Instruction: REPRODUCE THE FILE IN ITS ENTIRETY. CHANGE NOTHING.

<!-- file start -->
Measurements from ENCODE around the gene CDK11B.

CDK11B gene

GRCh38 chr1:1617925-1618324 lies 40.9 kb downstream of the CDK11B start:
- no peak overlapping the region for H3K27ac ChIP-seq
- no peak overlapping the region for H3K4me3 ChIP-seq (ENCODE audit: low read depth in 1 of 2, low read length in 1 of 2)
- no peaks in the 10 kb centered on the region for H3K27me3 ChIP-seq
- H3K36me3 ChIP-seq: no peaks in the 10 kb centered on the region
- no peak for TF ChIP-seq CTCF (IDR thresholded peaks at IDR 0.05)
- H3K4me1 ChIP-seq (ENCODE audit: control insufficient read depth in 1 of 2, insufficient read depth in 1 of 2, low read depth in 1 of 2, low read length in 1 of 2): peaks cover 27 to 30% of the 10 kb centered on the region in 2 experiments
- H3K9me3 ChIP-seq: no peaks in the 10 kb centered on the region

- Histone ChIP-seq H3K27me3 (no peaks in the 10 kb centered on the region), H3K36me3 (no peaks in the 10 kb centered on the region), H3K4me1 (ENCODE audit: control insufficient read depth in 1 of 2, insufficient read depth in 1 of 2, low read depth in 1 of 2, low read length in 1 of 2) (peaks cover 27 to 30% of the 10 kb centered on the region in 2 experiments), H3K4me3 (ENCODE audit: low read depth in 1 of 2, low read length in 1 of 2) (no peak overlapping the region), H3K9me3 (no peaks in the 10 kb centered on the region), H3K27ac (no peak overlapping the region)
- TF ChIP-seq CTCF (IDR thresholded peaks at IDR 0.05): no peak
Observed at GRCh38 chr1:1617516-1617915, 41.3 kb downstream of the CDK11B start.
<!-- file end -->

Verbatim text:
Measurements from ENCODE around the gene CDK11B.

CDK11B gene

GRCh38 chr1:1617925-1618324 lies 40.9 kb downstream of the CDK11B start:
- no peak overlapping the region for H3K27ac ChIP-seq
- no peak overlapping the region for H3K4me3 ChIP-seq (ENCODE audit: low read depth in 1 of 2, low read length in 1 of 2)
- no peaks in the 10 kb centered on the region for H3K27me3 ChIP-seq
- H3K36me3 ChIP-seq: no peaks in the 10 kb centered on the region
- no peak for TF ChIP-seq CTCF (IDR thresholded peaks at IDR 0.05)
- H3K4me1 ChIP-seq (ENCODE audit: control insufficient read depth in 1 of 2, insufficient read depth in 1 of 2, low read depth in 1 of 2, low read length in 1 of 2): peaks cover 27 to 30% of the 10 kb centered on the region in 2 experiments
- H3K9me3 ChIP-seq: no peaks in the 10 kb centered on the region

- Histone ChIP-seq H3K27me3 (no peaks in the 10 kb centered on the region), H3K36me3 (no peaks in the 10 kb centered on the region), H3K4me1 (ENCODE audit: control insufficient read depth in 1 of 2, insufficient read depth in 1 of 2, low read depth in 1 of 2, low read length in 1 of 2) (peaks cover 27 to 30% of the 10 kb centered on the region in 2 experiments), H3K4me3 (ENCODE audit: low read depth in 1 of 2, low read length in 1 of 2) (no peak overlapping the region), H3K9me3 (no peaks in the 10 kb centered on the region), H3K27ac (no peak overlapping the region)
- TF ChIP-seq CTCF (IDR thresholded peaks at IDR 0.05): no peak
Observed at GRCh38 chr1:1617516-1617915, 41.3 kb downstream of the CDK11B start.